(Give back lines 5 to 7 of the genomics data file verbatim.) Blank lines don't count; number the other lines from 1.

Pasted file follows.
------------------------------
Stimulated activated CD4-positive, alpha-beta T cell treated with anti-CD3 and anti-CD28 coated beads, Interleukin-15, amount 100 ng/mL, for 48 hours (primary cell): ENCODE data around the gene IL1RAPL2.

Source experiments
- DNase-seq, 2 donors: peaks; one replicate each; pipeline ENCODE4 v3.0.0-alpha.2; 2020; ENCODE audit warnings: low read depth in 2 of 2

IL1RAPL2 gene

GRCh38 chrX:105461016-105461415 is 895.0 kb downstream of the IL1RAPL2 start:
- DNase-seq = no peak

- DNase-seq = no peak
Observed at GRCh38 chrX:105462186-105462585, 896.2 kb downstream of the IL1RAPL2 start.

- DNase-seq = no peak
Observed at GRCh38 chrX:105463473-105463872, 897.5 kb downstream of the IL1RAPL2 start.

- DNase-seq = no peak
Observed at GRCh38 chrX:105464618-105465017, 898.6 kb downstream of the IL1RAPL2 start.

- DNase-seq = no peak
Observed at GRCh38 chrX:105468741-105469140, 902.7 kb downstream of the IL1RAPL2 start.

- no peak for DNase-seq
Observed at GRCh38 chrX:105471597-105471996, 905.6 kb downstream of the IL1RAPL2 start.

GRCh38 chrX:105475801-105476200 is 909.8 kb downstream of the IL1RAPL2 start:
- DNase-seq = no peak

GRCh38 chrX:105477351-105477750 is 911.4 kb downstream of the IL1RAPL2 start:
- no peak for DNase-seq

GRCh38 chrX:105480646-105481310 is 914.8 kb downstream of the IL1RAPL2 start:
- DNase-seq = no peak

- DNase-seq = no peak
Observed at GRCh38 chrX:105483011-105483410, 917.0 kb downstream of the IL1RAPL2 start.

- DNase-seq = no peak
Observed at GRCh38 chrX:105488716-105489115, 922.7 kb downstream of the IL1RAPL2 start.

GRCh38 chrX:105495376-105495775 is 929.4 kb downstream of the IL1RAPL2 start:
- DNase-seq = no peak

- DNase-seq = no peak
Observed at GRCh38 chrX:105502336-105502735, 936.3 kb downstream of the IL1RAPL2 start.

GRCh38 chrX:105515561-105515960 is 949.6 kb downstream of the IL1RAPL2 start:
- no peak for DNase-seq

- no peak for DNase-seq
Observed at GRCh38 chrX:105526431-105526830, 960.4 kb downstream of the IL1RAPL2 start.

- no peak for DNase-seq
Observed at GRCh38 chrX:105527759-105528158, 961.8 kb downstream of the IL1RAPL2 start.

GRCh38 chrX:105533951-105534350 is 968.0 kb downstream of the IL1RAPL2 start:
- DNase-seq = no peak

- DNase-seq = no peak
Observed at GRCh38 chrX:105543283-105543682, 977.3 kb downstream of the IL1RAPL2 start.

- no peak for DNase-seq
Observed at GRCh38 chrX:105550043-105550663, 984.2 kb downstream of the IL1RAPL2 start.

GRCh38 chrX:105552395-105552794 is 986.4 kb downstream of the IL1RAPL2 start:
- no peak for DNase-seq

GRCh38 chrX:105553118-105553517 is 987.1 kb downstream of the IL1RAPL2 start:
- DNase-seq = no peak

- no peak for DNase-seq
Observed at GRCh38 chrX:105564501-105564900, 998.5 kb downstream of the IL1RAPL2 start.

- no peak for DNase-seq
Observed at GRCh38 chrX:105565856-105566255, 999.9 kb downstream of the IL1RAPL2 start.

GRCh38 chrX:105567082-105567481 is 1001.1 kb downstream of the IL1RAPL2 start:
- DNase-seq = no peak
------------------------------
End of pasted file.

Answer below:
GRCh38 chrX:105461016-105461415 is 895.0 kb downstream of the IL1RAPL2 start:
- DNase-seq = no peak

- DNase-seq = no peak